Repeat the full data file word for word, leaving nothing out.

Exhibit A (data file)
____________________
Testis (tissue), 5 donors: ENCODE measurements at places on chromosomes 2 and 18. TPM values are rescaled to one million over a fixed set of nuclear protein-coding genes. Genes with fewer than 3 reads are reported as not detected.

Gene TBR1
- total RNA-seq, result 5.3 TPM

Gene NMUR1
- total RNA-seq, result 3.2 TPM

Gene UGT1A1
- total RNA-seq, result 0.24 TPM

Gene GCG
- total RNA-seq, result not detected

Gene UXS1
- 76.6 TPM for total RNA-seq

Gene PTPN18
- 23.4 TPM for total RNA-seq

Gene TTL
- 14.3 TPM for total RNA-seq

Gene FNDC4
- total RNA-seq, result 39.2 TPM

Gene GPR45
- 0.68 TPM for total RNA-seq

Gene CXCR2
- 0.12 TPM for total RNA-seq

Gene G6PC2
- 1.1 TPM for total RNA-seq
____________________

Testis (tissue), 5 donors: ENCODE measurements at places on chromosomes 2 and 18. TPM values are rescaled to one million over a fixed set of nuclear protein-coding genes. Genes with fewer than 3 reads are reported as not detected.

Gene TBR1
- total RNA-seq, result 5.3 TPM

Gene NMUR1
- total RNA-seq, result 3.2 TPM

Gene UGT1A1
- total RNA-seq, result 0.24 TPM

Gene GCG
- total RNA-seq, result not detected

Gene UXS1
- 76.6 TPM for total RNA-seq

Gene PTPN18
- 23.4 TPM for total RNA-seq

Gene TTL
- 14.3 TPM for total RNA-seq

Gene FNDC4
- total RNA-seq, result 39.2 TPM

Gene GPR45
- 0.68 TPM for total RNA-seq

Gene CXCR2
- 0.12 TPM for total RNA-seq

Gene G6PC2
- 1.1 TPM for total RNA-seq